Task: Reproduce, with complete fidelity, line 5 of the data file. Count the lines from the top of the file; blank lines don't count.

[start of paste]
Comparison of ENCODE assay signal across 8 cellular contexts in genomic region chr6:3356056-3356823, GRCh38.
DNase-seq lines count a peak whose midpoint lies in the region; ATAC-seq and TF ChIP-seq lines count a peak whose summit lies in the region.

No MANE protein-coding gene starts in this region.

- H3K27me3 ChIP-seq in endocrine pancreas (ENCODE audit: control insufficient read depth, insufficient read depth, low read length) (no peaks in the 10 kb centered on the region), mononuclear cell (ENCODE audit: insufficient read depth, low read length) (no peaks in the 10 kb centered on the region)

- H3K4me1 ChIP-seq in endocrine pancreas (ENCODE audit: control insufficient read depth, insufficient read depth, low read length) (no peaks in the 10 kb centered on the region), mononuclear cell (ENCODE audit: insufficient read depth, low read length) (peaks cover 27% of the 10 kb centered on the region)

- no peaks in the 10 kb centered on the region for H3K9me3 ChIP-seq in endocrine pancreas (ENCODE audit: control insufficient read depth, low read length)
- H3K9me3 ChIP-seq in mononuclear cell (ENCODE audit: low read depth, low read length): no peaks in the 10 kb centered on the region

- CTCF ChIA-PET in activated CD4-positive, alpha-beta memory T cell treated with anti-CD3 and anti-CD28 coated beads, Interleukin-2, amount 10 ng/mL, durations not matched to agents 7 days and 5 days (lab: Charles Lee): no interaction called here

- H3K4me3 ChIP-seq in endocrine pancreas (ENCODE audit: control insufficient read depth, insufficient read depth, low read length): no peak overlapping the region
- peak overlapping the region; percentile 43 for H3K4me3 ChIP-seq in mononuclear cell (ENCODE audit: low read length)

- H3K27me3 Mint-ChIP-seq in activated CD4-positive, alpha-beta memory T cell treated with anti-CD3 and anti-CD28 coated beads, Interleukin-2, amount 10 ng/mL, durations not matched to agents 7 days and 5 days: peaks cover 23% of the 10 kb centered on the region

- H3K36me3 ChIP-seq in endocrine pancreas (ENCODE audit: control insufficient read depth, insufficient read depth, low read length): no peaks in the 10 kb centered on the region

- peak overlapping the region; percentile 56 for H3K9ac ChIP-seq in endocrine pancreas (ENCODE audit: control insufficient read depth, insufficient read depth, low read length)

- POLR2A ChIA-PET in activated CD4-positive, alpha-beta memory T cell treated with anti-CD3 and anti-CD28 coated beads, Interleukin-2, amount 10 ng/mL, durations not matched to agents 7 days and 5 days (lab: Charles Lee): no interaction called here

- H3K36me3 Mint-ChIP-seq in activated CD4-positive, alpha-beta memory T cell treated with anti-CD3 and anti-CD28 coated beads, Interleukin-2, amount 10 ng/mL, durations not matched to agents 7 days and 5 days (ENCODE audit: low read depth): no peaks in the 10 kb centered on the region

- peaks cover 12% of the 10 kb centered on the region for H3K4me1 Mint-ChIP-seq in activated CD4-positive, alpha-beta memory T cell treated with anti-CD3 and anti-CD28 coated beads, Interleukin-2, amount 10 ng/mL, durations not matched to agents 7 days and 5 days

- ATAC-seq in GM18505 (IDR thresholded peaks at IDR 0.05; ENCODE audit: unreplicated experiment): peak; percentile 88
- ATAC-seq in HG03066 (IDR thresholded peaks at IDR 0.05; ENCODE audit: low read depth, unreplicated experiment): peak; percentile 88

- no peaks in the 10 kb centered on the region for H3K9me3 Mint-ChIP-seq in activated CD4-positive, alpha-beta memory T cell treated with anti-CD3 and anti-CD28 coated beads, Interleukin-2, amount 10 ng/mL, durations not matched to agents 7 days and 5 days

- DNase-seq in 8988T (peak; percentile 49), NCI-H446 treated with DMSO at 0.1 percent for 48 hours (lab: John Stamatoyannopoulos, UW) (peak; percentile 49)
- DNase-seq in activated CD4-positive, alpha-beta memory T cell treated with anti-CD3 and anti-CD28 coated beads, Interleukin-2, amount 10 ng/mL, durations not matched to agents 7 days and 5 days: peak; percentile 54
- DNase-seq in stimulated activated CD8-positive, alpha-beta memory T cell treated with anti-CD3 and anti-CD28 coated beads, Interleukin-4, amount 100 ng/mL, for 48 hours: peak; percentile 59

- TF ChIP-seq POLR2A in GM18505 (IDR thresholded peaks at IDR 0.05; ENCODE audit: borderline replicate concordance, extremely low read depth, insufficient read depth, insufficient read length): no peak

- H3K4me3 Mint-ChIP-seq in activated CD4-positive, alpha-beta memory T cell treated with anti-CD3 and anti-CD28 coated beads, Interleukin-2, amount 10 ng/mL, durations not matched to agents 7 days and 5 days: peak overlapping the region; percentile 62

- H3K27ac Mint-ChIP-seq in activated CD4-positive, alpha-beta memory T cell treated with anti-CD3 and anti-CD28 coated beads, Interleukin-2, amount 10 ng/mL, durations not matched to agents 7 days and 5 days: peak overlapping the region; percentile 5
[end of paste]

- H3K4me1 ChIP-seq in endocrine pancreas (ENCODE audit: control insufficient read depth, insufficient read depth, low read length) (no peaks in the 10 kb centered on the region), mononuclear cell (ENCODE audit: insufficient read depth, low read length) (peaks cover 27% of the 10 kb centered on the region)